A study done by the Congressional Joint Economic Committee in April 2012 said men and women do not share the job market equally in engineering.
Women comprise only 14 percent of engineers in the U.S., and few are Hispanic or African American.
Fresno State’s Office of Institutional Effectiveness report for 2012 showed 164 men earned engineering bachelor’s degrees in the 2011-2012 academic year compared to 23 women. The national organization Society of Women Engineers (SWE) has a club on campus which aims to close the gap.
“Our goal is to promote female empowerment,” said SWE president Elain Moua. “We want to promote women in the technical field. We try to encourage younger girls to go into the technical field because it’s so dominated by men.”
National workshops are held every year to bring women engineers together and encourage younger women to enter the field, Moua said.
Coming from a family of engineers, Moua was already exposed to the field from a young age.
“What really turned me into engineering was my English teacher from high school,” Moua said. “Our final project was to do this ‘dream project.’ So you make a video about what you want your dream to be and mine was to build a skyscraper.”
At she began the major, it took Moua time “to get used to the manliness of the whole thing.”
It was intimidating at first, but Moua realized it was important for every woman in the field to speak up for themselves.
“You’re a girl,” she said. “You’re in this male-dominated field so you just have to learn to stick up for yourself. You just have to really get in there.”
Eventually, Moua said her female peers found themselves easing into the engineering community. She said the men started treating the women as equals.
“You forget she’s a girl sometimes,” said mechanical engineering student Anthony Kupina. “You’re studying, and you make these weird jokes or say certain things. You forget that she’s a girl and you’re like, ‘Wait a second, I didn’t mean to say that!’”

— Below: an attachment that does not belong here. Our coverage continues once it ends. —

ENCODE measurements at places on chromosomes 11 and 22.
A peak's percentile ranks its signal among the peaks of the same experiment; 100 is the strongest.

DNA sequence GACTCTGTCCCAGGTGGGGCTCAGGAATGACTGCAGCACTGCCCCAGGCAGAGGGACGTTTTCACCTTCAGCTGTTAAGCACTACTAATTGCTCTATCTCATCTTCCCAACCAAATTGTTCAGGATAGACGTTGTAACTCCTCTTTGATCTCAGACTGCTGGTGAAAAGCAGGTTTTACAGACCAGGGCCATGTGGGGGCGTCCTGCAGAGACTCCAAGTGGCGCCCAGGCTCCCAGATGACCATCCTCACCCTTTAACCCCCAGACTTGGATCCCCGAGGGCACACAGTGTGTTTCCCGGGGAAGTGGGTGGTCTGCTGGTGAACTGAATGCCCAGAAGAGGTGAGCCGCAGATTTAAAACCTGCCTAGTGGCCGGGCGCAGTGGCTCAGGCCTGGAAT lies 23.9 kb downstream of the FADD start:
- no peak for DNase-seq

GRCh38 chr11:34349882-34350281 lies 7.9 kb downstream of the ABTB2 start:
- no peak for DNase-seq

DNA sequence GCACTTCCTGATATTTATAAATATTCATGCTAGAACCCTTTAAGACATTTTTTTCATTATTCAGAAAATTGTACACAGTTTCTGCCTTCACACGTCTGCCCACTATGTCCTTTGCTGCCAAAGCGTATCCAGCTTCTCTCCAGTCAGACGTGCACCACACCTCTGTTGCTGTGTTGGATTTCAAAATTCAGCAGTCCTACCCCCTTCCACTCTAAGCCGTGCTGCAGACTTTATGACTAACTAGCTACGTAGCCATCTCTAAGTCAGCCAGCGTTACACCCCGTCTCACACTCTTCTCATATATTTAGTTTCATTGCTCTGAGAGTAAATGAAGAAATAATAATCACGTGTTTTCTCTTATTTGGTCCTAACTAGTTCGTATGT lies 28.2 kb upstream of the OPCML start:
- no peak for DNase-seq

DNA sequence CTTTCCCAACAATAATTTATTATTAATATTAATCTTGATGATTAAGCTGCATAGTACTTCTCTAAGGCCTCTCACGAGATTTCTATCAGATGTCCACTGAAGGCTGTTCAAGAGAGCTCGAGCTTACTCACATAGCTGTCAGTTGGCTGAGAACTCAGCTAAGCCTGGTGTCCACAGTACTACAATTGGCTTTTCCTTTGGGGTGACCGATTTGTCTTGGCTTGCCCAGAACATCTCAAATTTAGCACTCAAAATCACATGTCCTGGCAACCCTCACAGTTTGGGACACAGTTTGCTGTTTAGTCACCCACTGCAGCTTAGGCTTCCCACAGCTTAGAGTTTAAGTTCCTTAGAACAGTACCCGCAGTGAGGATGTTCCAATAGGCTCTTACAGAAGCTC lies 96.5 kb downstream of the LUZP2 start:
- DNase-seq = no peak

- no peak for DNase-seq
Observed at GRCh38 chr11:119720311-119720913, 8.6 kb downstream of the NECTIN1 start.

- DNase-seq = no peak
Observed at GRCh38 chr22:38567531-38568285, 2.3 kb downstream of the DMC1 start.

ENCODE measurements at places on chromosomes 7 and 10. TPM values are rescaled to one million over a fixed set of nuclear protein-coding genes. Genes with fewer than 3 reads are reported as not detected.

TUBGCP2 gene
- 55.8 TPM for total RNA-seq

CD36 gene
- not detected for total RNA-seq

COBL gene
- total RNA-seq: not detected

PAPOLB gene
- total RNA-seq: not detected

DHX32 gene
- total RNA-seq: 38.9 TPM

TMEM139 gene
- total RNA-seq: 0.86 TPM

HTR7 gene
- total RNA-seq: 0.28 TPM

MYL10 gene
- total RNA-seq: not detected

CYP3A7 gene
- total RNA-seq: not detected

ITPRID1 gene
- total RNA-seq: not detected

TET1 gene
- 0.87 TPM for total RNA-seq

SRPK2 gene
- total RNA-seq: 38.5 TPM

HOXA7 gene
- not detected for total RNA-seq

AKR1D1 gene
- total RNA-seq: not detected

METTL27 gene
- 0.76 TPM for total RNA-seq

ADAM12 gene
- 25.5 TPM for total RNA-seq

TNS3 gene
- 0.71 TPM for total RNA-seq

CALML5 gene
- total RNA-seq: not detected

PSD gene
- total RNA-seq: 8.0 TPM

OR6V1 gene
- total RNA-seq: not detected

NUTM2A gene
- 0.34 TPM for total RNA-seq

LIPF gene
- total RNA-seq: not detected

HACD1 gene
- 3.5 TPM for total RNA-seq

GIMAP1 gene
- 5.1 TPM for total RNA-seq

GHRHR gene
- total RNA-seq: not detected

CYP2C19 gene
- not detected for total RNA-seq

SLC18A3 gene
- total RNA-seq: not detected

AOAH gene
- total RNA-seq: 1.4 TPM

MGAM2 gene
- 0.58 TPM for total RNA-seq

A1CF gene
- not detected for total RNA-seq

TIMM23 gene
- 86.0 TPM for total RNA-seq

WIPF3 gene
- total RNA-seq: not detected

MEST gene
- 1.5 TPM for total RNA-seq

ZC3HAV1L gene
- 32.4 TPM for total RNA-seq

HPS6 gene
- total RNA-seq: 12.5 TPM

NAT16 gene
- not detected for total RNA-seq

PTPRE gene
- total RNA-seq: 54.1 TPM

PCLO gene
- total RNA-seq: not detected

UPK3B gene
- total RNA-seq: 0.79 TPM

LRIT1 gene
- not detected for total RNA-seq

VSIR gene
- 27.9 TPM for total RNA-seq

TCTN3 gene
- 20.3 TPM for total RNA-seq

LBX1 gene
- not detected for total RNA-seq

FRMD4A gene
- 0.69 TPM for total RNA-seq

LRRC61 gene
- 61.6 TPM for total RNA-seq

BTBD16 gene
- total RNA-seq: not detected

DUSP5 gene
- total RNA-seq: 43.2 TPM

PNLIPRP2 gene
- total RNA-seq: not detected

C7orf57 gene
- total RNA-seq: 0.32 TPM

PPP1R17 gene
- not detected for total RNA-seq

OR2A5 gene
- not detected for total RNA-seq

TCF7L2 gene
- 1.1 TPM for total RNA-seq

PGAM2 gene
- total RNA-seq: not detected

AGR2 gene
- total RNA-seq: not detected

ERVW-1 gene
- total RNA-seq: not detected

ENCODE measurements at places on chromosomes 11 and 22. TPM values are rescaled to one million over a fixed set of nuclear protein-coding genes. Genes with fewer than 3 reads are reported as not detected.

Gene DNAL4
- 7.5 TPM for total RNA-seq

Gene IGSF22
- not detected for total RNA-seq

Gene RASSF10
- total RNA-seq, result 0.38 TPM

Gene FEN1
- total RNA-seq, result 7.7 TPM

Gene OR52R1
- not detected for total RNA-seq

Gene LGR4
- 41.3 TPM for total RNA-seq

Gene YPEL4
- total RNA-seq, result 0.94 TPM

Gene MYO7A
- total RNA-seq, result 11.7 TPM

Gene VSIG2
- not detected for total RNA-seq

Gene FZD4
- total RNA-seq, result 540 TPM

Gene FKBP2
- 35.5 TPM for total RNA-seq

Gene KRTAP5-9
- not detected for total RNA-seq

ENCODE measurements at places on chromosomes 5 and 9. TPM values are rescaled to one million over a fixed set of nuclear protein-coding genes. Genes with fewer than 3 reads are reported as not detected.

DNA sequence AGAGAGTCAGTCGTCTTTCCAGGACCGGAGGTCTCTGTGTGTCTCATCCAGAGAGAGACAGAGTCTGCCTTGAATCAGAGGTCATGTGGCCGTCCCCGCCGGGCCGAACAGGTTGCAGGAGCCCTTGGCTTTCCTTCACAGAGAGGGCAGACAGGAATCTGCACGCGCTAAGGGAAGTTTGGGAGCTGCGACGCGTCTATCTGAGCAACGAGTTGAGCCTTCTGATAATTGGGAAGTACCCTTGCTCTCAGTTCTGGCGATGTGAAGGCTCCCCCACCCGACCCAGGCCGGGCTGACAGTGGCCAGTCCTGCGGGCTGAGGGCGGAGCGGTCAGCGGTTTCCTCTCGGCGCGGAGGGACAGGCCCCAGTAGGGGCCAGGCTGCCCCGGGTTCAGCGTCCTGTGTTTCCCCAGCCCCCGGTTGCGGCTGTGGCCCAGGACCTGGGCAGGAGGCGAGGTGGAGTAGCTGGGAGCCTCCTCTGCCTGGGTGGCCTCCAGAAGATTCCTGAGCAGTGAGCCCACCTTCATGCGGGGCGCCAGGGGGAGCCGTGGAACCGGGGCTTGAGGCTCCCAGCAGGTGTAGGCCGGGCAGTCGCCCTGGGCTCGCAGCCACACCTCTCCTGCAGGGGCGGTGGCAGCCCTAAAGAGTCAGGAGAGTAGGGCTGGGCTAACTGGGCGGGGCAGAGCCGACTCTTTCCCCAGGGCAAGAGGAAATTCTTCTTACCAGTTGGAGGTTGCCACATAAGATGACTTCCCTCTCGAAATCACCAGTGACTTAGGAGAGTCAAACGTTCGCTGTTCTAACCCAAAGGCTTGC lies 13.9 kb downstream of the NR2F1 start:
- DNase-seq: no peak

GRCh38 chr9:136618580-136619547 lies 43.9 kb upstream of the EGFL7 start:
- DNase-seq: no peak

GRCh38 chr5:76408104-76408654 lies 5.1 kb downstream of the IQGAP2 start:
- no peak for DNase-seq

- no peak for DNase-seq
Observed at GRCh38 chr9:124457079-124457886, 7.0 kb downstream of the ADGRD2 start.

This semester, Moua saw an increase in the number of women who were freshmen in the department. With the growing number of women in the field, Moua said it’s pleasant to bump into other girls.
“It’s very nice to see other girls in the building because you’re like, ‘They do exist!’” she said.
Moua feels many women have misconceptions about engineering. Women automatically discourage themselves from venturing into the industry because they think it does not suit them, she said.
“There are a lot of things you can do with engineering,” Moua said. “I don’t think [women] see everything that you could do with engineering until they look into it. A lot has to do with asking questions like, ‘What is engineering?’”
Moua said that in order to survive the engineering field, female students have to be committed and self-motivated.
“You have to ignore the fact that there are so many guys,” she said. “You can’t let that stop you. Don’t let that scare you. Don’t let the workload scare you. You just have to really, really want it.”
Because of Kupina’s time interacting with his female peers, he feels that female engineers should be given more credit. They strive to prove themselves and their worth in a field men take for granted, he said.
“It’s just ‘whatever’ to the guys because it’s a guy thing, and everybody’s doing it,” Kupina said. “But when you see a girl surpassing you, kicking your butt in a subject or calculation, you feel like, ‘We need to get better at this.’”
John Singyee, a mechanical engineering major, said having more women creates a diverse environment, which is important in this field.
“Yeah, I get excited,” he said. “Because, ‘Wow, another girl.’ It’s a privilege that we have women in our engineering classes. I’m not sure why it’s like that, why engineering is so male dominated.”
Singyee said he also felt that engineering is about problem solving, so having more women gives another perspective.
“It gives us different perspectives because men and women will think differently,” Singyee said. “We’re biologically different so psychologically we must be a little different. It just gives more ideas, more creativity in our field. It’s something you need sometimes as an engineer.”